Don’t Get Scammed on Craigslist. These 7 Steps Will Help You Stay Safe

Buying on craigslist
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It’s easy to feel anxious coming face-to-face with a stranger you met on the internet — especially when you’re expected to give them cash.

So how do you buy something on Craigslist without getting scammed, or worse, robbed?  

Craigslist states that by dealing locally and meeting in person, you’ll “avoid 99% of scam attempts” — but how do you stay safe when meeting a total stranger?

These seven tips will help you avoid sketchy Craigslist deals and stay safe.  

1. Always Meet in a Public Place   

This one might seem a bit obvious, but make sure to choose a public place with other people around.

Coffee shops or fast food joints work well, and you can find one on practically every corner.

Anywhere that’s busy and well-lit works; I once met up with a guy in a Winghouse parking lot to purchase a guitar.  

Because Craigslist deals are becoming so common, your local police station might even be able to help: SafeTrade lists police stations nationwide where you can safely meet up for your online deal.

Whatever you do, don’t give a stranger your address and invite them to your house — and don’t go to their home either.

2. Make Sure the Product Works

If you’re buying electronics or something that could be broken, don’t buy it without testing it.

By meeting up at a coffee shop, you can easily plug in the device to make sure everything works.

Because remember: Once you give the seller the cash and leave, there aren’t any refunds.  

3. Bring a Friend

Don’t meet this stranger alone; try to bring a friend or family member with you.

If no one’s available, make sure to let them know where — and who — you’re meeting.

Having another person with you reduces your chances of being robbed, and also provides a safety net.

4. Use Cash — But Not Too Much

If the seller insists on some type of money transfer or online payment, don’t do it.

Only purchase items from sellers who will meet in person and accept a cash payment. You won’t be protected if you send money for an item and never get anything in return.

That being said, don’t carry large amounts of cash, as it makes you more susceptible to being robbed. If you’re purchasing a big-ticket item — like a car — tell the seller that if you like what you see, you’ll go withdraw cash from the ATM and bring it back.

Another idea is to meet at your bank.

This “takes care of the cash problem,” explains Gizmodo. “You don’t have to carry a huge wad of bills in or out of the branch. Neither does your counterpart.”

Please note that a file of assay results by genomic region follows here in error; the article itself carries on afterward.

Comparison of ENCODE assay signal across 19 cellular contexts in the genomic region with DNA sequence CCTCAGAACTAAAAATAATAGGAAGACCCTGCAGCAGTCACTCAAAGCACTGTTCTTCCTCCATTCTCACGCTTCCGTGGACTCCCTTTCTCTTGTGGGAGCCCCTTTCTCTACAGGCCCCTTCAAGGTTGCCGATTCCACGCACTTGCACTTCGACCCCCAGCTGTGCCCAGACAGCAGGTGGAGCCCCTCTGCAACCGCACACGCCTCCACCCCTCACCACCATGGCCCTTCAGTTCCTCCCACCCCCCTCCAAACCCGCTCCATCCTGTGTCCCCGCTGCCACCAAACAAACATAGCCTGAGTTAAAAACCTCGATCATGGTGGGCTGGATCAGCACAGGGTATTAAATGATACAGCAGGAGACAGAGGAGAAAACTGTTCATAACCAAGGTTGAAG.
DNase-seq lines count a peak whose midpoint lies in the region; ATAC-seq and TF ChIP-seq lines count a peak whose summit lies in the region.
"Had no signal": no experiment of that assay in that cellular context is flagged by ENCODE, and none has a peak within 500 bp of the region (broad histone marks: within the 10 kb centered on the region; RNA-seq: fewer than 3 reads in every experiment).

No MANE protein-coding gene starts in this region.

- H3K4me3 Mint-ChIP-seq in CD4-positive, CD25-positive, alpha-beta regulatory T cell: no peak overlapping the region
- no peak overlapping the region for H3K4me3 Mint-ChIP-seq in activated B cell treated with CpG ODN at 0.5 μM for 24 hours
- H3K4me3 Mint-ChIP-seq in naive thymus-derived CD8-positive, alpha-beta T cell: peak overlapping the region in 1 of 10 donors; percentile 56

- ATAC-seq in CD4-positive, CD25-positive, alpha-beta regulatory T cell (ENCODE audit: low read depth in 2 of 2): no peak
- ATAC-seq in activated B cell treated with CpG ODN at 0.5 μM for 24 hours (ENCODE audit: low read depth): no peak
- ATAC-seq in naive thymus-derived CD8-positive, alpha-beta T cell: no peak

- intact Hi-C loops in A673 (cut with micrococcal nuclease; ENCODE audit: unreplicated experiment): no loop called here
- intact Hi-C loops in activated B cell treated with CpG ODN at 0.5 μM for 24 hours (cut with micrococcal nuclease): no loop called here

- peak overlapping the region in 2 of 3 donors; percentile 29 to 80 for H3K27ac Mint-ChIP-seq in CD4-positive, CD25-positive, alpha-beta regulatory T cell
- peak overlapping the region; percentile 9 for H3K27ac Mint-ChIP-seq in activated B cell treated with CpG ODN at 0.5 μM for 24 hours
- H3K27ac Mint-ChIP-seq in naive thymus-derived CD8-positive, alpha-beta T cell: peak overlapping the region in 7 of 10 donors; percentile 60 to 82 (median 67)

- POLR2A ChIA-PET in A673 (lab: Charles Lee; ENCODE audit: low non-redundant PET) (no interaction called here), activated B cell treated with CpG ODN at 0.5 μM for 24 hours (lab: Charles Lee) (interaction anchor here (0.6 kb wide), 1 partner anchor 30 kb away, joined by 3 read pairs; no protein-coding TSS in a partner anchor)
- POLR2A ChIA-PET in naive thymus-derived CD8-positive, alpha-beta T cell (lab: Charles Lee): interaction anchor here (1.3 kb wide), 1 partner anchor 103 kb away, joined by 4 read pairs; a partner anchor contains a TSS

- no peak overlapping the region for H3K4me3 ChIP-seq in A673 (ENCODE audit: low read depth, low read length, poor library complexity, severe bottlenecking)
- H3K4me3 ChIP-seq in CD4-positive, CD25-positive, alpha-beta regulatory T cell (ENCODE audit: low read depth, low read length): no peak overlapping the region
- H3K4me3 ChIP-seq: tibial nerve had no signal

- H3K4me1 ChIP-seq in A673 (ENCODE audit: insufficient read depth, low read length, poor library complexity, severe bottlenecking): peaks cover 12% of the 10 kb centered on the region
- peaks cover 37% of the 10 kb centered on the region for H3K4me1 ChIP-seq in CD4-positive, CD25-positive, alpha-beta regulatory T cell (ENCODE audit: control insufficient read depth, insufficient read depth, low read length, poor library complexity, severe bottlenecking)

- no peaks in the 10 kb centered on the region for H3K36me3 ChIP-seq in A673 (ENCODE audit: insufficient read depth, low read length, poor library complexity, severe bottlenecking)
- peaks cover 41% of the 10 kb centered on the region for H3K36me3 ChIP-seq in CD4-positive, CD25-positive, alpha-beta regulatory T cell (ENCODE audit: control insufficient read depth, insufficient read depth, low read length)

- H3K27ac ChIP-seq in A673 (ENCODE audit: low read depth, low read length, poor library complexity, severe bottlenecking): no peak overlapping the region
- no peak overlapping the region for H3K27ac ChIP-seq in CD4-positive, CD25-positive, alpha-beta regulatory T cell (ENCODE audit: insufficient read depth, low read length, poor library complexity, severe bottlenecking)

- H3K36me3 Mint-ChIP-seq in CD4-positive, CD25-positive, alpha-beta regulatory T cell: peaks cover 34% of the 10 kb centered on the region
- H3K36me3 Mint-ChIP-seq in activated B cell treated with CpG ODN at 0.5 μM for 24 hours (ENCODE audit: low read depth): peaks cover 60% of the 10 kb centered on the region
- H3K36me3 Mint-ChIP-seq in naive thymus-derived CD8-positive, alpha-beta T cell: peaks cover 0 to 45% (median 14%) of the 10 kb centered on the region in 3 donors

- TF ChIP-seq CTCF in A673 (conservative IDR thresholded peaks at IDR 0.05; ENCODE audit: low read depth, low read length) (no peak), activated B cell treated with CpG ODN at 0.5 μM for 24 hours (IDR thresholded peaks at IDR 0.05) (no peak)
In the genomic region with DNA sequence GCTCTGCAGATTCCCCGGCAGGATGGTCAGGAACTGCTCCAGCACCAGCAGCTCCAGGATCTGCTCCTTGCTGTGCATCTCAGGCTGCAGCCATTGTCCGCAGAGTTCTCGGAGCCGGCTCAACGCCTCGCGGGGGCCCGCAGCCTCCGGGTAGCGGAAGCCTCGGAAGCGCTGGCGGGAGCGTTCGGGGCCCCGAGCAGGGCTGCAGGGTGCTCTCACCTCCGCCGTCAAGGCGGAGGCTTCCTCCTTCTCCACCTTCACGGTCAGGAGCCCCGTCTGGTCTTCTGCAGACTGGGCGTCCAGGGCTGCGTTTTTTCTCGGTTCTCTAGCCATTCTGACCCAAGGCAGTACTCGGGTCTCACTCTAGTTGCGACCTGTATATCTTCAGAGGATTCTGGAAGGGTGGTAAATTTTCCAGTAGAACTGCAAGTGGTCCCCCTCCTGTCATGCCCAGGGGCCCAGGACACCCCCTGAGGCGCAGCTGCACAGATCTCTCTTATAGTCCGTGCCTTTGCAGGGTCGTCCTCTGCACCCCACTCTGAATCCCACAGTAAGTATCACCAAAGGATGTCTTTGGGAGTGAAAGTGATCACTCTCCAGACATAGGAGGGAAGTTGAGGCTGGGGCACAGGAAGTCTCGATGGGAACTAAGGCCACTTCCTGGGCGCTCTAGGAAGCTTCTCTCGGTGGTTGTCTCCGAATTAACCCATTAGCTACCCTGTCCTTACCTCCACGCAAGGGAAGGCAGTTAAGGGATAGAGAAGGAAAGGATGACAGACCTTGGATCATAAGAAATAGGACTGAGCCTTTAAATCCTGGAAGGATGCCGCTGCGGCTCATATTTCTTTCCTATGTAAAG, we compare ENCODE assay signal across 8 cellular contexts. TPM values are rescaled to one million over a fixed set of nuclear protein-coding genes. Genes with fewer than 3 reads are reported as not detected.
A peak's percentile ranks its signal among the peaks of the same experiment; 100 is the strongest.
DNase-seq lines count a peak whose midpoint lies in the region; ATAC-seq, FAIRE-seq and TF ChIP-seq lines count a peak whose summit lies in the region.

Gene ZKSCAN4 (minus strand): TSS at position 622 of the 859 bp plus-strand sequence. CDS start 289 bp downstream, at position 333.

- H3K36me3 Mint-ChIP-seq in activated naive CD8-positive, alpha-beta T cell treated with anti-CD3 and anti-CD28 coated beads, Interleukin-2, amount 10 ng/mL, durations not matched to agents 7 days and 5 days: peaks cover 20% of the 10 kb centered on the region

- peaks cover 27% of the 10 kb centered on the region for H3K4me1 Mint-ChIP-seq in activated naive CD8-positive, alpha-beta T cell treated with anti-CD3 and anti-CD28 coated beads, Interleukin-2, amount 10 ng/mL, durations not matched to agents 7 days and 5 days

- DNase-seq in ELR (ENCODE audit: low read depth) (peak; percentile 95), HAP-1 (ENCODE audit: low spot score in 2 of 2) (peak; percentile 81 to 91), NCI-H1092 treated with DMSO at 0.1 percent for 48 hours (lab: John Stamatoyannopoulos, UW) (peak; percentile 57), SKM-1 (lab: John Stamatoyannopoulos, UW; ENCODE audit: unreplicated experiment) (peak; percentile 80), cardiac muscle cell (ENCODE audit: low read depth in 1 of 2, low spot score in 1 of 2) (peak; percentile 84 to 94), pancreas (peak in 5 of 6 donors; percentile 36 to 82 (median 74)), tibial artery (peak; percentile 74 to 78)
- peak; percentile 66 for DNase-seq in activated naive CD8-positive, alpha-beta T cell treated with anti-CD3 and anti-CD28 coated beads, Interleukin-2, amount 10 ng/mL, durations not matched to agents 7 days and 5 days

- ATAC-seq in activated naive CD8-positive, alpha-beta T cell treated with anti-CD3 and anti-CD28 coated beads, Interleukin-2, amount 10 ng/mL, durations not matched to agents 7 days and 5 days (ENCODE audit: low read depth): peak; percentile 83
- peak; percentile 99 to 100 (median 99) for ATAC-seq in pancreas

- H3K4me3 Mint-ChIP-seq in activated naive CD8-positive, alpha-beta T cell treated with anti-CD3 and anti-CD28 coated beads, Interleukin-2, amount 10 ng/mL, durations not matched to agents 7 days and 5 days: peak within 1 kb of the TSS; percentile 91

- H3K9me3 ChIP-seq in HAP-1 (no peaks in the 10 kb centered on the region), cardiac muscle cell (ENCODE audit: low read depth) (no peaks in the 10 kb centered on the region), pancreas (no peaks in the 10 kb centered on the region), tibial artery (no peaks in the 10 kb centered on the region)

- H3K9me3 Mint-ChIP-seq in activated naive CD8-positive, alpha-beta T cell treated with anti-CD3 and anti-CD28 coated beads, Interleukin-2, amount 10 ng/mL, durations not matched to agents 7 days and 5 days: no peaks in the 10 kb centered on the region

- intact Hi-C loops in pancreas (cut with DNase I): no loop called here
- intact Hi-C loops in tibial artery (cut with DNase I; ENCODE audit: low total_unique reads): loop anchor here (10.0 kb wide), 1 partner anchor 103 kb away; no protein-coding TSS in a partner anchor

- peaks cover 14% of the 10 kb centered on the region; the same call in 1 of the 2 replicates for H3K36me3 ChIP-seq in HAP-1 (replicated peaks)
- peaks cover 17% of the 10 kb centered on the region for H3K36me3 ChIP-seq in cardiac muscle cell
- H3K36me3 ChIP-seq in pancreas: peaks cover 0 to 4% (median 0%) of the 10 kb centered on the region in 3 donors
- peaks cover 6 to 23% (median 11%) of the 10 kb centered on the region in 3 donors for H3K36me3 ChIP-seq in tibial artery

Not to mention, continues Gizmodo, “the bank setting also alleviates secondary concerns, like being intimidated into accepting worse-than-promised gear, or a lower-than-discussed price.”

5. Get a Detailed Receipt

Purchasing an expensive product? Ask the seller for a detailed receipt. If something goes wrong with the product, this will be your only proof of purchase.

If you’re purchasing a used car, have a mechanic inspect it before you buy it. Also make sure the seller provides paperwork that proves they’re the owner of the car — or you might have trouble registering it in your name.

6. Don’t Give Out Personal Info

Since you’ll be meeting the seller in person, there’s no reason to give out any of your personal information.

You don’t even have to use your real email address: You can communicate through the Craigslist proxy email, which forwards to your personal email.

You can agree on a time and place via email, or if you feel comfortable after asking questions and confirming everything seems to be legit, you can give the seller your phone number. It’s even recommended to use a phone number that isn’t linked to your home address just in case.

Cell phones are usually linked to your home address, but you can easily download an app that provides a temporary and untraceable phone number. Burner provides a free 7-day trial — this way, the app’s services won’t cost anything if you’re just making a quick Craigslist transaction.

7. Trust Your Instincts

Lastly, go with your gut. It’s a red flag if the seller doesn’t want to meet you in certain places or won’t give you further details on the product.

And if something seems too good to be true, it probably is.

Your Turn: What kind of awesome deals have you scored on Craigslist? Have you ever purchased an item that ended up not being what was advertised?

Jacquelyn Pica, an editorial intern at The Penny Hoarder, always brings her dad for protection when handling Craigslist deals.